Efficient play leads Cyclones to series split with Jayhawks


Photo: Kelby Wingert/Iowa State Daily

Senior Chelsea Poppens transitions with the ball out of bounds. Poppens scored 22 points in the Cyclones’ 83-68 victory on Feb. 27, 2013, at Hilton Coliseum. 

Stephen Koenigsfeld

When the Jayhawks’ and Cyclones’ offenses took to the court on Wednesday night, it was an unstoppable force meeting an immovable object. 

The last two times these teams met was in Lawrence, Kan., when the game was taken into overtime after Iowa State lost a double-digit lead. Senior Anna Prins said she was having flashbacks of the Cyclones’ matchup in Lawrence.

“Just because they did it to us last time, knowing they are capable of doing it, losing here at home the last game we didn’t want to lose another one,” Prins said. 

Something Iowa State has struggled with throughout portions of the season is foul trouble. Centers Chelsea Poppens and Anna Prins were able to play most of the first half, where Poppens only had one foul between the two.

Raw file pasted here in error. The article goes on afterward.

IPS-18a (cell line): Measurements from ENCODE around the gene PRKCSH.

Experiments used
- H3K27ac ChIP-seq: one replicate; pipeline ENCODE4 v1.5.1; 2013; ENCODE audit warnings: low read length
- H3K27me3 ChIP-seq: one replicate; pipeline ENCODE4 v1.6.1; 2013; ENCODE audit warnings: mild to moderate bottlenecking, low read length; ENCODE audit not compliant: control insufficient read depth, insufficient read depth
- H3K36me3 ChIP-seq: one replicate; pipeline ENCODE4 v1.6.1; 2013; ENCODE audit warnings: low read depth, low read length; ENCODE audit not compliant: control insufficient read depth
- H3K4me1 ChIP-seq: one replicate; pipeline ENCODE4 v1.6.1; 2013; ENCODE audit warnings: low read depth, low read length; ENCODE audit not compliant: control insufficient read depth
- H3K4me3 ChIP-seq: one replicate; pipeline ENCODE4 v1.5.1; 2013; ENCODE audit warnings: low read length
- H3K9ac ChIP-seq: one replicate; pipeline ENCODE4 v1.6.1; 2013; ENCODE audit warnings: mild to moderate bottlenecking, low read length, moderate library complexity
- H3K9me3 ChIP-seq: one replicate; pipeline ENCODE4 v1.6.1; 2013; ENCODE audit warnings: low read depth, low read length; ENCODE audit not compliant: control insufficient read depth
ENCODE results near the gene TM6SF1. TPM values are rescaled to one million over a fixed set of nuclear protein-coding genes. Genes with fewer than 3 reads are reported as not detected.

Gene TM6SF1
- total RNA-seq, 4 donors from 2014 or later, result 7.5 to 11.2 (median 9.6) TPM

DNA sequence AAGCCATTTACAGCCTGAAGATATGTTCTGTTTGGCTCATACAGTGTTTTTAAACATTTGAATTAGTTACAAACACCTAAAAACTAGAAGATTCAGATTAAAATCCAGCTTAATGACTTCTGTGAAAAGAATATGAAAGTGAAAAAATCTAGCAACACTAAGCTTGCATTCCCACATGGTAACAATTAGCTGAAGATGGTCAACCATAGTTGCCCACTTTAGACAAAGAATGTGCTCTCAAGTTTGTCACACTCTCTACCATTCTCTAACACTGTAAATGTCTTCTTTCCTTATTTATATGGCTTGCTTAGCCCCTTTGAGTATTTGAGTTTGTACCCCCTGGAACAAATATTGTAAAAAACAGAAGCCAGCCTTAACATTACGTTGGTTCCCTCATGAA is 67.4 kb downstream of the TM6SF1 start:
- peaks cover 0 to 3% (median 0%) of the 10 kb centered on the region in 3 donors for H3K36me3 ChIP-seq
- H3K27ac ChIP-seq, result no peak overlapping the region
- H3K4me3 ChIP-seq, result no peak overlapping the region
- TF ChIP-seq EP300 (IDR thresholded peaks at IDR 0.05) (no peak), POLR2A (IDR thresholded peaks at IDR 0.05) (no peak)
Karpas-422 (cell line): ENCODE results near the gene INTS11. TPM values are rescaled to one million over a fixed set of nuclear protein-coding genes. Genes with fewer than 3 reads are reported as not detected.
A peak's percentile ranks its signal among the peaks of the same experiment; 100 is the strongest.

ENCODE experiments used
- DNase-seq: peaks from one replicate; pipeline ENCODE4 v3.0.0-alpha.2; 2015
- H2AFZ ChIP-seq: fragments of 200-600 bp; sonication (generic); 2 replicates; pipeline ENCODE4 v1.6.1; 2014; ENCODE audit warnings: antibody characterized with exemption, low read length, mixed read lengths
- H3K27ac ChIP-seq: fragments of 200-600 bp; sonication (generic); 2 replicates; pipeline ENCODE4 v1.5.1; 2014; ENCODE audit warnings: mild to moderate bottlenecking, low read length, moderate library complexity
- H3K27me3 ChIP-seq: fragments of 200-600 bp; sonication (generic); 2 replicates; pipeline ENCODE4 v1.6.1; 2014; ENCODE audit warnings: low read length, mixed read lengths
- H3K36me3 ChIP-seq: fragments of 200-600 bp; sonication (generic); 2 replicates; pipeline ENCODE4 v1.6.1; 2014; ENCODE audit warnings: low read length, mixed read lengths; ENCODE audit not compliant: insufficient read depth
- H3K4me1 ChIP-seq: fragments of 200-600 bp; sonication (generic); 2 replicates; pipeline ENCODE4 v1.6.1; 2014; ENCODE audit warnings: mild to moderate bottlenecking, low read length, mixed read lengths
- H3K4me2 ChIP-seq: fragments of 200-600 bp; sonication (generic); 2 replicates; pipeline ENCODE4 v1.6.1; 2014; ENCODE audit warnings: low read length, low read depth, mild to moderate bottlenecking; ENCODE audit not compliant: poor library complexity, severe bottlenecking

“It makes a big difference,” Prins said. “First of all, it’s not as frustrating.  And being able to get into a rhythm and just being seniors, it’s really disappointing when the foul trouble comes because you want to be out on the court.”

Able to stay out of foul controversy for most of the game, the Cyclones (20-6, 11-5 Big 12) did not have to call on their bench as much as they have in games past.

“We’ve gotten ourselves in trouble this year because of positioning or whatever has put us in trouble,” said ISU coach Bill Fennelly. “For the most part it was the way Iowa State has played defense most of the year and it’s allowed us to win games.”

With about nine minutes left to play in the game, Kansas (16-11, 7-9) began to plague itself with its own foul trouble. KU guard Carolyn Davis picked up fouls three and four almost back-to-back after coming back into the game.

“We’re a lot better when she’s on the floor,” said KU coach Bonnie Henrickson. “But that’s on her, she got them early. But I thought in the first half without her, we played tough.”

Late foul trouble eventually caught up with the Jayhawks. KU guard Angel Goodrich put up 21 points of her own. Her and teammate Monica Engelman’s effort of 41 combined points was not enough come away with a sweep against the Cyclones.

“The point guards that can dictate the game are the hardest thing to guard,” Fennelly said. “Someone who can control the game with the ball … and control the game defensively, those are the ones that are really special.”